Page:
Matthew: After the great beef stew, it was time to try something a little different. Erika recommended this recipe for Inner Warmth Peanut Stew, from Matt Moyer, executive chef at The Great Dane. The list of ingredients might seem a little strange–butternut squash, tomatoes, peanut butter, garlic, and ginger–but the combination really tastes good. I was a little hesitant to add 1/2 cup of ginger, but I went for it. I really enjoyed this stew. It made quite a bit and I ended up freezing half of it, but after I finished the first half I thawed the other half to eat right away. I highly recommend this recipe if you are tired of the more traditional winter soups and stews, but still want something warm and filling. Two small changes I made were to use chunky peanut butter and to add some cinnamon.
Matthew: Even though the weather has been unusually warm, I’ve been busy making lots of winter foods, especially stews. I love making stews because everything goes in one pot and once you get them simmering, you are practically done. I found this recipe for Irish beef stew and the result was very good. It uses Guinness and red wine, making it extra flavorful. I found some nice grass-fed organic beef and beef stock concentrate at the co-op to use in the stew. The end result was delicious and I could have eaten it every day for weeks. I’ll have to make some more soon!
Katie: You can never have too much pumpkin!
I was pleasantly surprised with an extremely simple black bean soup recipe recently, so when I saw this pumpkin version on Closet Cooking, I knew I had to try it! It was a perfect blend of onion, garlic, black beans, diced tomatoes, pumpkin puree, a bit of sherry, and cumin and chili powder. The addition of pumpkin made it slightly sweet and very rich. It was great topped with sour cream and cilantro!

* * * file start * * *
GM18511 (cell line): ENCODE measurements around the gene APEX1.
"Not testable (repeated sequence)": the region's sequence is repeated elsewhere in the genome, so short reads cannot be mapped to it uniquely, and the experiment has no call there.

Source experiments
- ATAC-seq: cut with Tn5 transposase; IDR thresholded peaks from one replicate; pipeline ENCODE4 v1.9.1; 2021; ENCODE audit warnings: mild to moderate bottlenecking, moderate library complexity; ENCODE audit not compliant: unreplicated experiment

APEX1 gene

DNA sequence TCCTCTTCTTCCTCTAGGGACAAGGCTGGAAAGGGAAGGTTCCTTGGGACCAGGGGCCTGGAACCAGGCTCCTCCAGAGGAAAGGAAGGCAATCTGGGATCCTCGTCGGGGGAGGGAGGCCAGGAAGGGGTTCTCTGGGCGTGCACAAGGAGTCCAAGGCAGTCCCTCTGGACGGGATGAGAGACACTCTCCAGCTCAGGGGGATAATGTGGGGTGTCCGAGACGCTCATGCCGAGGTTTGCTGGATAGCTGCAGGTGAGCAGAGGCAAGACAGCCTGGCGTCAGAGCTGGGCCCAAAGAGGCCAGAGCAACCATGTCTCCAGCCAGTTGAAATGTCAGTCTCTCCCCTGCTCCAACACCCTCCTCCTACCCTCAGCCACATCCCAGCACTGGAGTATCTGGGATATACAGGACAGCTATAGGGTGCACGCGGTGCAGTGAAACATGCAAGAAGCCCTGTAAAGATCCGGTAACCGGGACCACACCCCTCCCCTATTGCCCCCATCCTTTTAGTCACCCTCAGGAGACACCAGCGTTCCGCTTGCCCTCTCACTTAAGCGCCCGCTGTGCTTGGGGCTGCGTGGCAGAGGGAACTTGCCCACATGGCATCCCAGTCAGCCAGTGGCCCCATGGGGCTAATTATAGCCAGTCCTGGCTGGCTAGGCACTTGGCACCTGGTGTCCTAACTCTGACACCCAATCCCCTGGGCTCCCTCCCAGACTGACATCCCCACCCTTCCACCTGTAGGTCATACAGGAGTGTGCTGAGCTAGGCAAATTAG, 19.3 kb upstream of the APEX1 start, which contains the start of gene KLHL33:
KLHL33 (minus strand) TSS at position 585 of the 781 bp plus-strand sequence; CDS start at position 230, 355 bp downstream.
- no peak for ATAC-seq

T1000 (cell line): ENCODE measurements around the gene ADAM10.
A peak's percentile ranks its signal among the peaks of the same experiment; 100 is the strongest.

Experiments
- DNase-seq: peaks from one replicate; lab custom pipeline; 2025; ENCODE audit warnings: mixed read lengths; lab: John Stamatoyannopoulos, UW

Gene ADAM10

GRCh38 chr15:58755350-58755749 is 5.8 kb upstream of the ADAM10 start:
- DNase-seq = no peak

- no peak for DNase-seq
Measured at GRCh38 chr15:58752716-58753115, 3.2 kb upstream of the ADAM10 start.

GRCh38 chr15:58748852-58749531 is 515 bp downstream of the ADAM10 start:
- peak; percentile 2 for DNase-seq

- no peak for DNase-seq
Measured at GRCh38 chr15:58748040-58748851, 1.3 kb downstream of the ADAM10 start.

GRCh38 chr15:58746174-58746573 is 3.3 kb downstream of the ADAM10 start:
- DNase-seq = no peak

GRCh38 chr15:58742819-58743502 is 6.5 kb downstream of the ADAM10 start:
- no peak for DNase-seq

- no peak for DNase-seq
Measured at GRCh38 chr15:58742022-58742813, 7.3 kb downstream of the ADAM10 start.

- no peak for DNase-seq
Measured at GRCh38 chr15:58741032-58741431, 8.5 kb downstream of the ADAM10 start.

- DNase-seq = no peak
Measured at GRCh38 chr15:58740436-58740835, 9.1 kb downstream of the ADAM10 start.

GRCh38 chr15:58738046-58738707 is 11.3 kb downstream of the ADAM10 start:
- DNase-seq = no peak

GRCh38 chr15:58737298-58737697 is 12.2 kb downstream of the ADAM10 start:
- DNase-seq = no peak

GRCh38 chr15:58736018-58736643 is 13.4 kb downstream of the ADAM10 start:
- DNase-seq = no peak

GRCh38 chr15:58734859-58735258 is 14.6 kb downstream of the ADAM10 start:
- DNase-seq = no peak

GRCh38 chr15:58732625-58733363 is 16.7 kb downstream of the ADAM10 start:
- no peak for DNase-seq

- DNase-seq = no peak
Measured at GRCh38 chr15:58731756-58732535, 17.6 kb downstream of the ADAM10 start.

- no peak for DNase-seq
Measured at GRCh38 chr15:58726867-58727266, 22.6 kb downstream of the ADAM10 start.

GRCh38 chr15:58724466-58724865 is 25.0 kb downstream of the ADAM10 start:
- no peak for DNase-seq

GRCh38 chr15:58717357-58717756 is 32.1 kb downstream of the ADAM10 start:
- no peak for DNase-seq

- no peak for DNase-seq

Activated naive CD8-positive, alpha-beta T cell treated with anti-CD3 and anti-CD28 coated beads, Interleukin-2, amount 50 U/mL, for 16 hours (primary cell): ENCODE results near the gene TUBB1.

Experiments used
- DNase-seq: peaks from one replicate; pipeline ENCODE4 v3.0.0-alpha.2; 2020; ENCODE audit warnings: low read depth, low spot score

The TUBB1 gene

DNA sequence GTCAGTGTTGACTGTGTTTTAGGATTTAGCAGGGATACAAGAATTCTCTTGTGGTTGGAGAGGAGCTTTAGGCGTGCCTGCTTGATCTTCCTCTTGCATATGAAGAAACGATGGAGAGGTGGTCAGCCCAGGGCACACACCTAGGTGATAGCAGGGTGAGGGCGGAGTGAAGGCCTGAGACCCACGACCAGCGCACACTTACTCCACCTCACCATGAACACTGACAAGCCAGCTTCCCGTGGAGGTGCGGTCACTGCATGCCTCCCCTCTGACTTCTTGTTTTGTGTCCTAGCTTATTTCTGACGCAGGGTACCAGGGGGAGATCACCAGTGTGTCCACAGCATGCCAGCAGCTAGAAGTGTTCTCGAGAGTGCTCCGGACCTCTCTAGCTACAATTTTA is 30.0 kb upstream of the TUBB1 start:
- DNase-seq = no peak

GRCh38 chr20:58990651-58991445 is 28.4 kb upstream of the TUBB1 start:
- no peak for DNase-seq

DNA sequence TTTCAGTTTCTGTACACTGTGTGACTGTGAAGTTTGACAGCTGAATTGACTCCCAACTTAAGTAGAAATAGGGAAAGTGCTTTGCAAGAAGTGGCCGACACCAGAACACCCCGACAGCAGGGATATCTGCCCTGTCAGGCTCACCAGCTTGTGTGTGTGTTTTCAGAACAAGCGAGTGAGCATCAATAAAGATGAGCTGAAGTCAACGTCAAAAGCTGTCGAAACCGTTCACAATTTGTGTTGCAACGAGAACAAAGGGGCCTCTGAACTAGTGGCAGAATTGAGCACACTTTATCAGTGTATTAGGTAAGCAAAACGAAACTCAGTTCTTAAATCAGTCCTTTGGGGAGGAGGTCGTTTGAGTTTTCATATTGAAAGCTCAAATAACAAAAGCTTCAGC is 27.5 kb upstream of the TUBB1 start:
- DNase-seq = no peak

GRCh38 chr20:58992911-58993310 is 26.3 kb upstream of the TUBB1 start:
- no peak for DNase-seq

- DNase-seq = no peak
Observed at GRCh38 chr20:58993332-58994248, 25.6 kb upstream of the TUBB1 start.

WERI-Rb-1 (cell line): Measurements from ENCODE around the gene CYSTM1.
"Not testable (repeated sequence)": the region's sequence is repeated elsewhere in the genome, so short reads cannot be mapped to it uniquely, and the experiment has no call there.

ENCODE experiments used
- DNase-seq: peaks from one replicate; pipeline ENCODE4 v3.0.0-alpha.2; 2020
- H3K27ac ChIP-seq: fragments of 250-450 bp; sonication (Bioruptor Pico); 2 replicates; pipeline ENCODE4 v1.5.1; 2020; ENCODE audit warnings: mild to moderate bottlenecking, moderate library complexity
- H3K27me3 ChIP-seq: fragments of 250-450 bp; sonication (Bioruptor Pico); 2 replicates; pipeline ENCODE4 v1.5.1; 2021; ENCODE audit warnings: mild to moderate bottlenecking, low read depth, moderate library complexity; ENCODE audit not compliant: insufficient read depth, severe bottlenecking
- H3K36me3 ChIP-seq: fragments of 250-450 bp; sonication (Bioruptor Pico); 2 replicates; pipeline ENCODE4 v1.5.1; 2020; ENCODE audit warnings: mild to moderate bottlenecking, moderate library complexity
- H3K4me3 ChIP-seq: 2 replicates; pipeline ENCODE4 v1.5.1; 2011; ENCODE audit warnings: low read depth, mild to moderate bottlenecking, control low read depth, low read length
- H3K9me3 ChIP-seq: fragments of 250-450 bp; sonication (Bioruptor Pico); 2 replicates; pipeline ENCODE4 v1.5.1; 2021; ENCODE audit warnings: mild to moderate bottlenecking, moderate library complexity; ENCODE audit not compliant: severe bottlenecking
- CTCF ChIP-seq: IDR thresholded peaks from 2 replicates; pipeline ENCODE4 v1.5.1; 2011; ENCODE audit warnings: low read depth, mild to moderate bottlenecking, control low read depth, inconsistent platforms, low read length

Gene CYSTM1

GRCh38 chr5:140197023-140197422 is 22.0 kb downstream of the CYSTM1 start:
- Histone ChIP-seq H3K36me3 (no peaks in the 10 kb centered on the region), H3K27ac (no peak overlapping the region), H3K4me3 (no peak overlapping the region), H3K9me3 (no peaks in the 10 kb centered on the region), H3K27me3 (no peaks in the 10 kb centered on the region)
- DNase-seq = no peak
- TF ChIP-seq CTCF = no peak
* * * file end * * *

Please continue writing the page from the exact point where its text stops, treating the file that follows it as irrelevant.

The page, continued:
Pumpkin Black Bean Soup (slightly adapted from Closet Cooking)
yield: 4 servings
- 1 teaspoon olive oil
- 1 onion, chopped
- 4 cloves garlic, minced
- 2 teaspoons ground cumin
- 2 teaspoons ground chili powder
- salt and pepper to taste
- 4 cups vegetable broth
- 2 cups pumpkin puree
- 2 (15 ounce) cans black beans, rinsed and drained
- 1 (14 ounce) can diced tomatoes
- 1/4 cup dry Sherry (or dry white wine)
- cilantro (chopped, optional)
- sour cream (optional)
- Heat oil in a nonstick pan over medium-high heat.
- Add the onions and saute until tender, about 5 minutes.
- Add the garlic, cumin, chili powder, salt and pepper and saute until fragrant, about a minute.
- Transfer to a cooking pot and add the broth, pumpkin, black beans, tomatoes and sherry. Simmer for 25-30 minutes.
- Remove from heat and puree carefully until you reach the desired consistency. Add extra liquid (water) if it gets too thick.
- Serve with cilantro and sour cream. Enjoy!
Matthew: On a whim about a month ago, I bought an unfamiliar squash at a local farm. After some research, I was able to identify it as a red kuri squash. I wasn’t exactly sure what to use it for, but fortuitously I came upon a recipe for Beatrix’s Red Kuri Soup in the cookbook Around My French Table by Dorie Greenspan. The cookbook has tons of amazing French recipes, several of which I am excited to try out. The soup recipe was amazingly easy. You just gut the squash and chop into pieces, leaving the skin on. Then, you throw in a couple leeks, simmer in milk and water, and then puree the mixture. It turns out wonderfully smooth and is delicious with the plain yogurt, granny smith apple, and toasted walnuts toppings. I’m glad I splurged and bought really high quality whole milk because I think you can really taste the difference. I’ll be interested in using kuri squash for other recipes. It has a lot more flavor than your ordinary squash and I think it could go quite well in many dishes.